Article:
Selections from the History of Chinese Painting
The history of Chinese painting can be compared to a symphony. The styles and traditions in figure, landscape, and bird-and-flower painting have formed themes that continue to blend to this day into a single piece of music. Painters through the ages have made up this "orchestra," composing and performing many movements and variations within this tradition.
It was during the time from the Six Dynasties (222-589) to the Tang dynasty (618-907) that the foundations of figure painting were gradually established by such major artists as Gu Kaizhi and Wu Daozi. Modes of landscape painting then took shape in the Five Dynasties period (907-960), with variations based on geographic distinctions. For example, Jing Hao and Guan Tong depicted the drier and more monumental peaks of the north while Dong Yuan and Juran represented the lush and rolling hills of the south in Jiangnan. In bird-and-flower painting, the noble Tang court manner was passed down in Sichuan through Huang Quan's style, which contrasts with that of Xu Xi in the Jiangnan area.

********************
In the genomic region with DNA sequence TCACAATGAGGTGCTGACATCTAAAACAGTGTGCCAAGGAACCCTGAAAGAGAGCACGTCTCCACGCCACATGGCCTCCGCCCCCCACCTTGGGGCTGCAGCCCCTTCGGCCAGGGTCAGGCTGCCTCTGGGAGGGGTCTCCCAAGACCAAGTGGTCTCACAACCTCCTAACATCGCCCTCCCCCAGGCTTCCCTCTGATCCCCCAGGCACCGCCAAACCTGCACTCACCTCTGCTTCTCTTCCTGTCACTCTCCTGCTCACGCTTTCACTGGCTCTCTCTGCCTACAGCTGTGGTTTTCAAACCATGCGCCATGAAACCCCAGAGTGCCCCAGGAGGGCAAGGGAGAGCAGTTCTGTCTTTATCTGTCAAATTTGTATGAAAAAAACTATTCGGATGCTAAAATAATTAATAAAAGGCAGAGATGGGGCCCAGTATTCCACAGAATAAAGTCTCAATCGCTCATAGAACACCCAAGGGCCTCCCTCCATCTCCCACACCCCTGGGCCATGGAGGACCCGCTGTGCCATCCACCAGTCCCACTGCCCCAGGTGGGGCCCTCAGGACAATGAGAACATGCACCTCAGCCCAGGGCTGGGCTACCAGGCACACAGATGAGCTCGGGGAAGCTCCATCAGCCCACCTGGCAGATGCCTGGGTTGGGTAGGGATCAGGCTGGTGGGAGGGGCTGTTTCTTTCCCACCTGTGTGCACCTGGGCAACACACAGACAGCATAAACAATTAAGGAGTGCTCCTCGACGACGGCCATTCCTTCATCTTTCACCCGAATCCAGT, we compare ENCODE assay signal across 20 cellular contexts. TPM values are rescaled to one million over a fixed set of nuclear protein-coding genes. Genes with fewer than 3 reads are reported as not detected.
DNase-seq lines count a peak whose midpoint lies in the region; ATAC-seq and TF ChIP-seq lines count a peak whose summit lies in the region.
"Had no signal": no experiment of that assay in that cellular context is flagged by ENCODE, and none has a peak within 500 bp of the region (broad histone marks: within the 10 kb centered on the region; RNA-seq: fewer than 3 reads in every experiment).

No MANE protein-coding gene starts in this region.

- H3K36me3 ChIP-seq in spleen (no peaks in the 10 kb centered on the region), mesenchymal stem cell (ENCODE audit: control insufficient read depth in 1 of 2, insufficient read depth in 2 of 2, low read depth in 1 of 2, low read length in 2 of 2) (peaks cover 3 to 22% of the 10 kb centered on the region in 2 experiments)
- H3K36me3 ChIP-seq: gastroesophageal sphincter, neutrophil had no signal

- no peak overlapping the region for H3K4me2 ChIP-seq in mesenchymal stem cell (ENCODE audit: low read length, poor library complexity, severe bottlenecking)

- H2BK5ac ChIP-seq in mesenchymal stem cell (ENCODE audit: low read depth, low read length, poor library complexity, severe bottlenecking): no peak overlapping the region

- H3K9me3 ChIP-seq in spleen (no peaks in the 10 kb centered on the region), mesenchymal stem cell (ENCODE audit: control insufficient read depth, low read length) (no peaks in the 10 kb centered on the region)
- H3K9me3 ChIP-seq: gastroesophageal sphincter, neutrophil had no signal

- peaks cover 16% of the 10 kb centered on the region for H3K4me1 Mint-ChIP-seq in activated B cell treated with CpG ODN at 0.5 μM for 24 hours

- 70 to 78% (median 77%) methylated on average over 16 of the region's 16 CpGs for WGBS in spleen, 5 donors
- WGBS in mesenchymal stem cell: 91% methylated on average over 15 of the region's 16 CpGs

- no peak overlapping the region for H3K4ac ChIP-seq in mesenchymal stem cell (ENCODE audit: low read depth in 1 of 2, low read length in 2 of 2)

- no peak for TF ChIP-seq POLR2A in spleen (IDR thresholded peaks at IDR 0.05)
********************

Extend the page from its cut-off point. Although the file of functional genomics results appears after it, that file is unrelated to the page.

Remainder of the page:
Thus, throughout the ages, a hallmark of Chinese painting has been the pursuit of individuality and innovation within the framework of one's "symphonic" heritage. This exhibition represents a selection of individual "performances" from the Museum collection arranged in chronological order in order to provide an overview of some major traditions and movements in Chinese painting.
Gallery: 210 (Permanent Exhibit, items on display are rotated every three months)
Source and photo courtesy of National Palace Museum (國立故宮博物院)